That May they presented the play, Miss Fearless and Company, in the Firemen’s Hall (the firehouse in the Heights) and raised $76. That May, Miss Watkins of the Home Bureau presented its activities at one of the weekly meetings.
On Decoration Day the Club sold 50 artificial poppies to aid disabled soldiers and placed large poppy decorations on the graves of Civil War and Great War veterans. On July 3, they held a cake and candy sale on the triangle near the drug store raising nearly $30. On September 1, they held another sale of homemade cakes, candy, and breadstuffs on the lawn of Mrs. Myer’s house on Winthrop Road. In November they held a Pinochle party, with about 40 guests, at the home of Mrs. J. Graham Reevs, bringing in an additional $27.
    The Community Club’s year of activities ended on December 27 with a Christmas play and dance with music by Can Houten. Tickets were 75¢ for adults and 50¢ for children.
    During the 1920s, not only was the Community Club raising funds to build a Community House, there were other clubs actively raising funds: the Hospital Club, the Dorcas Club of the Presbyterian Church, and the Daughters of America. The Community Club was perhaps the most active and creative in developing new strategies, but the women of Shelter Island were often involved in more than one club, and they all supported each other’s activities. Because our focus is on the goal of the Community Club to build a Community House, we review their activities alone.
    On February 12, 1923, about 150 people enjoyed a Valentine Party at the Firemen’s Hall sponsored by the Community Club. They charged 50¢ a person on March 9 for a clam chowder supper held at the Presbyterian Chapel. That month they elected new officers and Mrs. Thomas Young became president, Mrs. Filmore Griffing, vice president, Mrs. A. J. Dickerson, secretary, and Mrs. J. Graham Reevs, Sr. treasurer. In April, the Community Club donated books to the Library, and divided into two teams, the Daffodils and the Lemons, to compete in raising funds for the House Fund.  Their total proceeds were $247.50. Two members of the Club attended the first Home Bureau lecture on “clothing” at East Hampton. An enterprising member raised money for the House Fund by making and selling jars of horseradish. But, the big events that month were the Silver Tea parties at Mrs. Cambell’s house that raised $18.50 and Mrs. A.J. Dickerson Jr.’s home, which raised about $12. (A Silver Tea could only be held at the home of a member who actually had a silver tea service or had a friend who had one. A Silver Tea was a fancy occasion with tea sandwiches and cookies served to compliment the tea.) Mrs. Myers gave a brief talk on “Ways to Set Colors in Dress Materials,” as part of the Home Bureau lecture series on clothing projects.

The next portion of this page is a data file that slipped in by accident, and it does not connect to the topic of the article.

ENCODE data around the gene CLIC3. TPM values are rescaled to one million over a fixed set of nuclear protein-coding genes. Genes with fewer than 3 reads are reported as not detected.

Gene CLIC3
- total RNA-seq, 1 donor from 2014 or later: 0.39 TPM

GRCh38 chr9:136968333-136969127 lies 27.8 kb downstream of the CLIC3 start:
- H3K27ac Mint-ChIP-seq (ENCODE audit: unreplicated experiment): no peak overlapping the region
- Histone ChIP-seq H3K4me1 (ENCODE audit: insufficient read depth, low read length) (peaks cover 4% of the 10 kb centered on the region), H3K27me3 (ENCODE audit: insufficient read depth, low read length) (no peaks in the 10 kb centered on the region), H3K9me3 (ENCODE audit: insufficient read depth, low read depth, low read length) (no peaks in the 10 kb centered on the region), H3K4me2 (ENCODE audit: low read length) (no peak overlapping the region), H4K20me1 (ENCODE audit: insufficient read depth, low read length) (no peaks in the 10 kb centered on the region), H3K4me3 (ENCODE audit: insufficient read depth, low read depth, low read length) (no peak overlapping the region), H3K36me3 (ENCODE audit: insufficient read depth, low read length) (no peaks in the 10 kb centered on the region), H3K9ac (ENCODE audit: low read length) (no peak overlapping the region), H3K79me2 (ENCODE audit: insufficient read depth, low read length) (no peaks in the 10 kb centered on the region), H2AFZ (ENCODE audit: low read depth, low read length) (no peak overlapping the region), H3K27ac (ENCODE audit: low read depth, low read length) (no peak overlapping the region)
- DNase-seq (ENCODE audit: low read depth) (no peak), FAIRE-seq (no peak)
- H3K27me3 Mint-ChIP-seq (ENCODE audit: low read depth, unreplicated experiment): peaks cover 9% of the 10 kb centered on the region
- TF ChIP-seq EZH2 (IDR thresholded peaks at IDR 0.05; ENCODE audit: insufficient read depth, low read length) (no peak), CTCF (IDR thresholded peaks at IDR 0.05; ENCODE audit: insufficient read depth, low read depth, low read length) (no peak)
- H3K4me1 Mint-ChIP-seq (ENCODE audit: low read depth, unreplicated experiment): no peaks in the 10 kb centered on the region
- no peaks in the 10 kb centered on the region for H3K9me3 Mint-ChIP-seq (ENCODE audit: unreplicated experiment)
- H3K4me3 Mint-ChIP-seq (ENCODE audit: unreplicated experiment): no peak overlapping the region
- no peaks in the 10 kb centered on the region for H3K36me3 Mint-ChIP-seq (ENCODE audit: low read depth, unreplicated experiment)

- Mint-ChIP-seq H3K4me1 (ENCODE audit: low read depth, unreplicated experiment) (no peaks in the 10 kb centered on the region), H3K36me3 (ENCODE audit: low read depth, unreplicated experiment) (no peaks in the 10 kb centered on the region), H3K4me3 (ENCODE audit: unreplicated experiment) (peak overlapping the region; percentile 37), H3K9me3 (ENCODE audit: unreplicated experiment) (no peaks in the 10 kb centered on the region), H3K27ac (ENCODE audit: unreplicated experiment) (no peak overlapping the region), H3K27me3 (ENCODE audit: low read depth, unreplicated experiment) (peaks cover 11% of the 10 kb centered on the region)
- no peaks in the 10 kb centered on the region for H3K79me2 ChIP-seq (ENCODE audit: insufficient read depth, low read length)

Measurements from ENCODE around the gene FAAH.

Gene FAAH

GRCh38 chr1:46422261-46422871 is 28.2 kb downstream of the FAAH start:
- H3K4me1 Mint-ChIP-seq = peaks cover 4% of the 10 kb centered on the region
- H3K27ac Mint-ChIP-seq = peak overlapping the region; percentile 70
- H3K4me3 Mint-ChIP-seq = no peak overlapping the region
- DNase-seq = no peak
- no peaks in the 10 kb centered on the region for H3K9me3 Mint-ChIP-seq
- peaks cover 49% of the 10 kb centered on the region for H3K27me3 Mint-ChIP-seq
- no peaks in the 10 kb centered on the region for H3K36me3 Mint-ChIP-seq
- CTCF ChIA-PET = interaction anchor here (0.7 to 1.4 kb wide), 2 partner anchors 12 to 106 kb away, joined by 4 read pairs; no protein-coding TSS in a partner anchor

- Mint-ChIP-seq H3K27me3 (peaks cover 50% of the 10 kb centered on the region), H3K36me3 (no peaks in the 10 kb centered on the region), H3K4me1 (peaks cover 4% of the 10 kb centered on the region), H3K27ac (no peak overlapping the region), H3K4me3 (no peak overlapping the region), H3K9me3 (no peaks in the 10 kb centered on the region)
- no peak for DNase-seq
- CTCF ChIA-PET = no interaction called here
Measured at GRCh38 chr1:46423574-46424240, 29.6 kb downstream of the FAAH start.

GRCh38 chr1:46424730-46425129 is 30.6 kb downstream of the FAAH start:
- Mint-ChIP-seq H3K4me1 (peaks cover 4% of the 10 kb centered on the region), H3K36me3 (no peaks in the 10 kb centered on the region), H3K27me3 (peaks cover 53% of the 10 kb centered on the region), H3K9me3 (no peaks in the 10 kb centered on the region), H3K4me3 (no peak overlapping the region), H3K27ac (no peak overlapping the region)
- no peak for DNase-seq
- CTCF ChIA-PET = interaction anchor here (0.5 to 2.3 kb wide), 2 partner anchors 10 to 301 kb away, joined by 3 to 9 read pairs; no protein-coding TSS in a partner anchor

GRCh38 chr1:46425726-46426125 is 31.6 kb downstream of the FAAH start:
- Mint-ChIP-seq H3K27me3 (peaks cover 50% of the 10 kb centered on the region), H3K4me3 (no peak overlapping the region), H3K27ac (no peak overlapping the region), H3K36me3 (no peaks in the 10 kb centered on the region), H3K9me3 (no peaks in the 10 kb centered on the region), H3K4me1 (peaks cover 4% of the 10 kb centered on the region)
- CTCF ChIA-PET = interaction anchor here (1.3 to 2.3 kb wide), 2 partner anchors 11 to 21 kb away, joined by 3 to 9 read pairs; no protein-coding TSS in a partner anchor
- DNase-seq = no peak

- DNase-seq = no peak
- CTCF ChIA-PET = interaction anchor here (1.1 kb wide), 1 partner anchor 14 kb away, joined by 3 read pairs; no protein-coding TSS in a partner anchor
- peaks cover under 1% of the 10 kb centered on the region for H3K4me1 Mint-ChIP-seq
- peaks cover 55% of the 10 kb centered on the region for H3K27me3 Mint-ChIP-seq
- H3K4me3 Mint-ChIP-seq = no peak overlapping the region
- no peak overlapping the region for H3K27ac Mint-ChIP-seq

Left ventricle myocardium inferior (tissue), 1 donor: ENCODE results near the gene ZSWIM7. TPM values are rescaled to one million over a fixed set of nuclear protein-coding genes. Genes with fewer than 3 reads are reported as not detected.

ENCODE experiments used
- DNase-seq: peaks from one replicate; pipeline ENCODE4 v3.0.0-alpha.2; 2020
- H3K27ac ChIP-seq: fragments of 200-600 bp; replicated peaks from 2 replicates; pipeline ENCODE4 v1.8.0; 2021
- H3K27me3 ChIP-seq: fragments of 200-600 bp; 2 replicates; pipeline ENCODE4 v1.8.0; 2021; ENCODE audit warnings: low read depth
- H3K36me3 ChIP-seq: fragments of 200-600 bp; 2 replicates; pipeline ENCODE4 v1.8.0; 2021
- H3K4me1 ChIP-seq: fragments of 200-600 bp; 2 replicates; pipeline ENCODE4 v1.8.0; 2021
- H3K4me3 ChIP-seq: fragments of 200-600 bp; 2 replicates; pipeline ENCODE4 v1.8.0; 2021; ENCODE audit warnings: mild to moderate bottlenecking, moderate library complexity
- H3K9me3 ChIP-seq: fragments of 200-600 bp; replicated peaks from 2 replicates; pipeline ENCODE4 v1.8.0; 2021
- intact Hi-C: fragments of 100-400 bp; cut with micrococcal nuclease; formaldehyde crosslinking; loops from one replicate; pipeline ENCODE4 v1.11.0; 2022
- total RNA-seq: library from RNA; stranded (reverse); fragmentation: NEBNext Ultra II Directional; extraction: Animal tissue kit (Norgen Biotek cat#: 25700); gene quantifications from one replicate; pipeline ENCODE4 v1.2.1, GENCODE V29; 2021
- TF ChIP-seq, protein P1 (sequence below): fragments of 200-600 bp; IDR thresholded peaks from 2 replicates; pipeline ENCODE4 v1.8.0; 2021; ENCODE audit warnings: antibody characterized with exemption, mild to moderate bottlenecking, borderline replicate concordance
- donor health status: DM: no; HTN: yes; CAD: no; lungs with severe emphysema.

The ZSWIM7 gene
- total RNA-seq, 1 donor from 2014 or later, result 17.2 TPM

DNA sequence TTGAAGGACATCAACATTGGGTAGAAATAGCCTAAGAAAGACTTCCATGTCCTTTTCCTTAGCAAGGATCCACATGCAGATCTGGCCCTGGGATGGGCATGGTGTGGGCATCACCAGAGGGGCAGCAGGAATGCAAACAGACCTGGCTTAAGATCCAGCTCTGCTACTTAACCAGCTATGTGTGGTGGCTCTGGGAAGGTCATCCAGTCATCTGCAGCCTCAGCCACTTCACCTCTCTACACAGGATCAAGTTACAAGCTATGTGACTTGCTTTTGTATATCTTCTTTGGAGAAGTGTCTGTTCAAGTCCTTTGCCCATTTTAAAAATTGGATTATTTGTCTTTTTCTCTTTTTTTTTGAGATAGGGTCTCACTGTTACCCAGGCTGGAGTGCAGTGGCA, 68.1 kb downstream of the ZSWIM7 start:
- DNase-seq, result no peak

In May, the Community Club held a party for children with a Queen of the May, Belle Clark, chosen by popular vote.  The Lemons entertained the Daffodils at a Stunt Party. On Decoration Day, they held their yearly tea and cake sale on Mrs. Bowditch’s lawn (on North Ferry Road, two doors south of Winthrop Road), which raised $34 for the Fund, and they sold artificial poppies to raise funds for disabled veterans and placed flowers on veterans’ graves.
    Not an opportunity was lost in the summer of 1923 to raise funds for the House Fund. On July 4, they held a tag sale at the North Ferry and raised $60. Throughout the early summer, the Community Club met on Monday evenings and Thursday afternoons to complete items to sell at the Community Club Fair, which they held on July 20. They decorated the Triangle in front of the Chequit Inn and sold cakes, candy, ice cream, and hot dogs. They had a country store and a novelty table, chances for useful and ornamental articles, and a fancy table. They charged 15¢ for adults and 10¢ for children.
    In late August they held a picnic supper instead of a weekly meeting, and held a card party at Mrs. Donald Clark’s home; over 30 ladies attended.
    In early October the Community Club met at Mrs. Cambell’s house and Mrs. Whitmore, the public nurse, addressed the group on home care of the sick and prevention of colds.
    What really occupied the Club during this entire period, however, was the cookbook. It was 45 pages and full of practical tested recipes and household hints. It went on sale in early November.

1923 Community Cookbook